The Hon. A.L. McLACHLAN ( 15:19 :45 ): I seek leave to make a brief explanation before asking the Minister for Manufacturing and Innovation a question.
The PRESIDENT: Order! Leave is granted.
The Hon. A.L. McLACHLAN: I understand the Department of State Development is in the process of commissioning a further review of the Manufacturing Works Program to ascertain what the program has actually achieved, with the review expected to be completed by 30 June. I ask the minister: who has been commissioned to undertake the review? Is he confident the review will be completed by the expected deadline of 30 June?
The Hon. K.J. MAHER (Minister for Employment, Minister for Aboriginal Affairs and Reconciliation, Minister for Manufacturing and Innovation, Minister for Automotive Transformation, Minister for Science and Information Economy) ( 15:20 :39 ): I thank the honourable member for his, once again, very difficult and very tricky question. I have recently seen some information about the review. I can’t find it immediately, but if I can find it quickly I will come back and let the honourable member know, otherwise I will return very quickly with an answer to his question about the review of the Manufacturing Works Program.
What I can do, though, as a demonstration of my genuineness about coming back quickly to answer his very tricky questions, is: he asked a question yesterday about the South Australian Early Commercialisation Fund being administered by TechInSA. The question was, essentially: is there some sort of fee for service paid to TechInSA in administering that fund in awarding the grants? My answer to that indicated that, no, I didn’t believe there was a fee for service for that particular program; however, the government does provide TechInSA its operational budget and its funding.
Advice I have received since the question yesterday indicates that that is the case, that there isn’t a fee for service, if you like, for that particular program, in terms of a fee for administering that program or administering particular grants in that program, but TechInSA officers are involved in the assessment and the ongoing review of grants from there, as are officers from the Department of State Development.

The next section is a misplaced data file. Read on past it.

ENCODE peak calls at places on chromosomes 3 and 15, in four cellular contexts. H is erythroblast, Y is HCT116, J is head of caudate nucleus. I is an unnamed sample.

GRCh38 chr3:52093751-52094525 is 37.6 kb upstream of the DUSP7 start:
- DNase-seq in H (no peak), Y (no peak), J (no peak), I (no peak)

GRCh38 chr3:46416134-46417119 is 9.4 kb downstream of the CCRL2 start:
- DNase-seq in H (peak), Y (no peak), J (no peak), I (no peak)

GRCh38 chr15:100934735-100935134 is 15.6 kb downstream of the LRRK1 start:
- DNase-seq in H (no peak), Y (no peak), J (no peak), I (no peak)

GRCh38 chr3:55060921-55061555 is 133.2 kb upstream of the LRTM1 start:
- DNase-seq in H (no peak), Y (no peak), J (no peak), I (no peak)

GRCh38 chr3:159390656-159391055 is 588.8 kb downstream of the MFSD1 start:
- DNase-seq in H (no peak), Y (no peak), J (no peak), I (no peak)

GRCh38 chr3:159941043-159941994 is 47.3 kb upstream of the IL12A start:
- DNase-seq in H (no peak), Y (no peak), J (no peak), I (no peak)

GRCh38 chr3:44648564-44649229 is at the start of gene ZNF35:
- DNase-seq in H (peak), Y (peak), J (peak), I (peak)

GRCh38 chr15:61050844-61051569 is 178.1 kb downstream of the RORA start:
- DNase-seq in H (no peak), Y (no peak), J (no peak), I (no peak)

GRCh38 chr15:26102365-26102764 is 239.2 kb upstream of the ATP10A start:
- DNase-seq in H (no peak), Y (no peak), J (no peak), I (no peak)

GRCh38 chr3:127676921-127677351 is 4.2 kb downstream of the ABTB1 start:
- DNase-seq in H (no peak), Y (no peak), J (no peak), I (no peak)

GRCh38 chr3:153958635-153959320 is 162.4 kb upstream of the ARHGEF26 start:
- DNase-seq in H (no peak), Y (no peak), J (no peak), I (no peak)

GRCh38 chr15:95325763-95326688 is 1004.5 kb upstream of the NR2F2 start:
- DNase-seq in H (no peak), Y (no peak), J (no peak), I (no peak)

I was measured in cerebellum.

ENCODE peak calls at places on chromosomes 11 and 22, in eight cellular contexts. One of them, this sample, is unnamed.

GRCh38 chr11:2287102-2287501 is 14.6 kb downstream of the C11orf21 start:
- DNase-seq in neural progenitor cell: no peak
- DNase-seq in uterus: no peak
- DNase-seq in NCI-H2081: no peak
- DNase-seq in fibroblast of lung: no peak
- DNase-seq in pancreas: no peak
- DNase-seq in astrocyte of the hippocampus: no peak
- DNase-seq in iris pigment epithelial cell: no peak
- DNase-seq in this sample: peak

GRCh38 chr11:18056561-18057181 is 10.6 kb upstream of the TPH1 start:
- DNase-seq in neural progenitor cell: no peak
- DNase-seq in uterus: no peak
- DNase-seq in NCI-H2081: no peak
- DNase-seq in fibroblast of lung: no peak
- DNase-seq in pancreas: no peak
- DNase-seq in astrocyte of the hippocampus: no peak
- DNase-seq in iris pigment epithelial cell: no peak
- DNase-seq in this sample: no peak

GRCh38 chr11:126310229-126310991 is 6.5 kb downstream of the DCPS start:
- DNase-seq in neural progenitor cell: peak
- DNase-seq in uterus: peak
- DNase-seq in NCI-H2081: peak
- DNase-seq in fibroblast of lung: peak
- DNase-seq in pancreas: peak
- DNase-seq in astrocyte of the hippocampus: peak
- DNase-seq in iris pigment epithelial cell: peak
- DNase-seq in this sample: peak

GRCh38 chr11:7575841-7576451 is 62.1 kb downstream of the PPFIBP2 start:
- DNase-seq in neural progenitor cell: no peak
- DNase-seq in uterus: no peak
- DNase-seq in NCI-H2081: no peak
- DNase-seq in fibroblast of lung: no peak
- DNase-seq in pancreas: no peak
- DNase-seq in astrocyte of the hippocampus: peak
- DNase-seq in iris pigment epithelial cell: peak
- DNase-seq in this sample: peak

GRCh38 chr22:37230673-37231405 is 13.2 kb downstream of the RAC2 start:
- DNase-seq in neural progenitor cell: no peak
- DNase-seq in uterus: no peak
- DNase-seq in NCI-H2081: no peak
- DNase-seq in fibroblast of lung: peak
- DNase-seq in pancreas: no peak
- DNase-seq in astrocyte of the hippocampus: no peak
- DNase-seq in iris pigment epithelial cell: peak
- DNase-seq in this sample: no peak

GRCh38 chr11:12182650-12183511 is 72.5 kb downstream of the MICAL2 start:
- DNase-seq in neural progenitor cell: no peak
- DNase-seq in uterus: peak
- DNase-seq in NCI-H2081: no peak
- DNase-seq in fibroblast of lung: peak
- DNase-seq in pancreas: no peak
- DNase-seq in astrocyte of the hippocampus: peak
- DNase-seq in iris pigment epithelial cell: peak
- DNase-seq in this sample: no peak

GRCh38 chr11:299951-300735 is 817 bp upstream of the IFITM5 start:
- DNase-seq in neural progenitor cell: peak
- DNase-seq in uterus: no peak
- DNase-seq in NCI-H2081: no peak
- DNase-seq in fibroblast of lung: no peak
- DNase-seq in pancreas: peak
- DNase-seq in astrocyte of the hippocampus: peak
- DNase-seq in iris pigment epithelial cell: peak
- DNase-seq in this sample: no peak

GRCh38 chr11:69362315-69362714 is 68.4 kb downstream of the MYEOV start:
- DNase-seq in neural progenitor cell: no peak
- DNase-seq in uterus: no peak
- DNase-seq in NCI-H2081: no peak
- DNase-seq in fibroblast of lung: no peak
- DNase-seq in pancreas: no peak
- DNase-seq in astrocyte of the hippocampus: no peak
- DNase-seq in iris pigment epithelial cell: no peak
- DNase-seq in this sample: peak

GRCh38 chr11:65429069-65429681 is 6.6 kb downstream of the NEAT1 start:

I can also indicate that I can provide better and further information for the Hon. Terry Stephens’ question about the Aboriginal Heritage Act, which he asked earlier in question time. I don’t want to give too much away too quickly, but I can advise the honourable member that it’s either with the South Australian heritage committee or they have just finished looking at regulations to support that. It is a matter of weeks away before those regulations are finished and we are in a position for them to be brought to parliament to make sure that we have all the things needed for that scheme.
That scheme will, of course, make sure that, in terms of Aboriginal heritage, Aboriginal people are going to be at the front of the process, rather than at the end of the process. That’s one of the reasons it was so important to have the South Australian Aboriginal Heritage Committee look at how the scheme will work. The South Australian Aboriginal Heritage Committee consider many items of Aboriginal heritage in the state. They look at when items are to be entered on the central register for Aboriginal heritage. Importantly, the South Australian Aboriginal Heritage Committee also provide advice to the minister when there are applications around heritage, particularly under section 23 of the act. That’s why the South Australian Aboriginal Heritage Committee has been involved in the regulations that will go to supporting these changes.
I note that I have, a number of times, been invited and been grateful to spend time with the South Australian Aboriginal Heritage Committee at their meetings when we put these changes through in 2016 to enable the new legislative regime to take place.See full session on Hansard